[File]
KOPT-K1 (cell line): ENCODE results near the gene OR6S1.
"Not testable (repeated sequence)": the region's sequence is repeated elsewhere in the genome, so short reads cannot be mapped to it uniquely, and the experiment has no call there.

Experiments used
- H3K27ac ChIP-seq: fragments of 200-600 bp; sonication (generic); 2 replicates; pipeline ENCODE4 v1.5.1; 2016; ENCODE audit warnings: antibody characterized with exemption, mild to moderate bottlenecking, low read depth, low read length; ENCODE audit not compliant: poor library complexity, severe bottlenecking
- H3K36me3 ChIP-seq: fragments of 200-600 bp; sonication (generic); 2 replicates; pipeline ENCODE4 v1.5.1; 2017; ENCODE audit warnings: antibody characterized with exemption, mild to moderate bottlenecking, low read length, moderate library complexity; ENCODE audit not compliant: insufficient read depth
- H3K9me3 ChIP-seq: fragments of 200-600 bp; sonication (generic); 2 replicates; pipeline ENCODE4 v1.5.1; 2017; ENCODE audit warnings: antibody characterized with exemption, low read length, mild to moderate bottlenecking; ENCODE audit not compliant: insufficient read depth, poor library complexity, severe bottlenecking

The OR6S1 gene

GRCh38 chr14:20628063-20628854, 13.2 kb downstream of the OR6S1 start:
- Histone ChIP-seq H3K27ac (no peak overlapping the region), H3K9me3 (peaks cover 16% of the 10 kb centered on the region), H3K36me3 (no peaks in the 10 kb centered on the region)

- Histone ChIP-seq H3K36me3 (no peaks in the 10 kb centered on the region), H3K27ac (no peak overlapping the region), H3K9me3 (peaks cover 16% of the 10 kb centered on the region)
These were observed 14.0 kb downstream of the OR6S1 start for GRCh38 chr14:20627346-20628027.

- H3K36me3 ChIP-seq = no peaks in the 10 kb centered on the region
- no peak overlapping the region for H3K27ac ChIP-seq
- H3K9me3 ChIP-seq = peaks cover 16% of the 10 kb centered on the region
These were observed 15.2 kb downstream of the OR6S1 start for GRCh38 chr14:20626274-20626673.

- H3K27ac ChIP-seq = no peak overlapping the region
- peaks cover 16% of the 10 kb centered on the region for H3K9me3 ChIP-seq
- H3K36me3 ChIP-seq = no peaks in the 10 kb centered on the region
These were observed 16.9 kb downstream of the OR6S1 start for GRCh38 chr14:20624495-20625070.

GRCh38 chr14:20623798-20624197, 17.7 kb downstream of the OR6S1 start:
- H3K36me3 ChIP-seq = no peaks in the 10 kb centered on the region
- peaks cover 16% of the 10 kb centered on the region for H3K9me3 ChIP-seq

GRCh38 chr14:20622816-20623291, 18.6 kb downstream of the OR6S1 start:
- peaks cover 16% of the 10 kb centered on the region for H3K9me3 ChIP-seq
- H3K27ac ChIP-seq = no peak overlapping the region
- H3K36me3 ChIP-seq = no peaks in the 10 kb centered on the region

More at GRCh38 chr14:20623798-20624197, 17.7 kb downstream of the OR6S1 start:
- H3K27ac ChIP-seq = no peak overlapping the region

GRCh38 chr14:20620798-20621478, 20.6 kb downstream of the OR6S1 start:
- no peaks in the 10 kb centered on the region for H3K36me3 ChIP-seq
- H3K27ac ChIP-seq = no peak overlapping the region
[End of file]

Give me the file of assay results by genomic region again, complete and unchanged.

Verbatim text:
KOPT-K1 (cell line): ENCODE results near the gene OR6S1.
"Not testable (repeated sequence)": the region's sequence is repeated elsewhere in the genome, so short reads cannot be mapped to it uniquely, and the experiment has no call there.

Experiments used
- H3K27ac ChIP-seq: fragments of 200-600 bp; sonication (generic); 2 replicates; pipeline ENCODE4 v1.5.1; 2016; ENCODE audit warnings: antibody characterized with exemption, mild to moderate bottlenecking, low read depth, low read length; ENCODE audit not compliant: poor library complexity, severe bottlenecking
- H3K36me3 ChIP-seq: fragments of 200-600 bp; sonication (generic); 2 replicates; pipeline ENCODE4 v1.5.1; 2017; ENCODE audit warnings: antibody characterized with exemption, mild to moderate bottlenecking, low read length, moderate library complexity; ENCODE audit not compliant: insufficient read depth
- H3K9me3 ChIP-seq: fragments of 200-600 bp; sonication (generic); 2 replicates; pipeline ENCODE4 v1.5.1; 2017; ENCODE audit warnings: antibody characterized with exemption, low read length, mild to moderate bottlenecking; ENCODE audit not compliant: insufficient read depth, poor library complexity, severe bottlenecking

The OR6S1 gene

GRCh38 chr14:20628063-20628854, 13.2 kb downstream of the OR6S1 start:
- Histone ChIP-seq H3K27ac (no peak overlapping the region), H3K9me3 (peaks cover 16% of the 10 kb centered on the region), H3K36me3 (no peaks in the 10 kb centered on the region)

- Histone ChIP-seq H3K36me3 (no peaks in the 10 kb centered on the region), H3K27ac (no peak overlapping the region), H3K9me3 (peaks cover 16% of the 10 kb centered on the region)
These were observed 14.0 kb downstream of the OR6S1 start for GRCh38 chr14:20627346-20628027.

- H3K36me3 ChIP-seq = no peaks in the 10 kb centered on the region
- no peak overlapping the region for H3K27ac ChIP-seq
- H3K9me3 ChIP-seq = peaks cover 16% of the 10 kb centered on the region
These were observed 15.2 kb downstream of the OR6S1 start for GRCh38 chr14:20626274-20626673.

- H3K27ac ChIP-seq = no peak overlapping the region
- peaks cover 16% of the 10 kb centered on the region for H3K9me3 ChIP-seq
- H3K36me3 ChIP-seq = no peaks in the 10 kb centered on the region
These were observed 16.9 kb downstream of the OR6S1 start for GRCh38 chr14:20624495-20625070.

GRCh38 chr14:20623798-20624197, 17.7 kb downstream of the OR6S1 start:
- H3K36me3 ChIP-seq = no peaks in the 10 kb centered on the region
- peaks cover 16% of the 10 kb centered on the region for H3K9me3 ChIP-seq

GRCh38 chr14:20622816-20623291, 18.6 kb downstream of the OR6S1 start:
- peaks cover 16% of the 10 kb centered on the region for H3K9me3 ChIP-seq
- H3K27ac ChIP-seq = no peak overlapping the region
- H3K36me3 ChIP-seq = no peaks in the 10 kb centered on the region

More at GRCh38 chr14:20623798-20624197, 17.7 kb downstream of the OR6S1 start:
- H3K27ac ChIP-seq = no peak overlapping the region

GRCh38 chr14:20620798-20621478, 20.6 kb downstream of the OR6S1 start:
- no peaks in the 10 kb centered on the region for H3K36me3 ChIP-seq
- H3K27ac ChIP-seq = no peak overlapping the region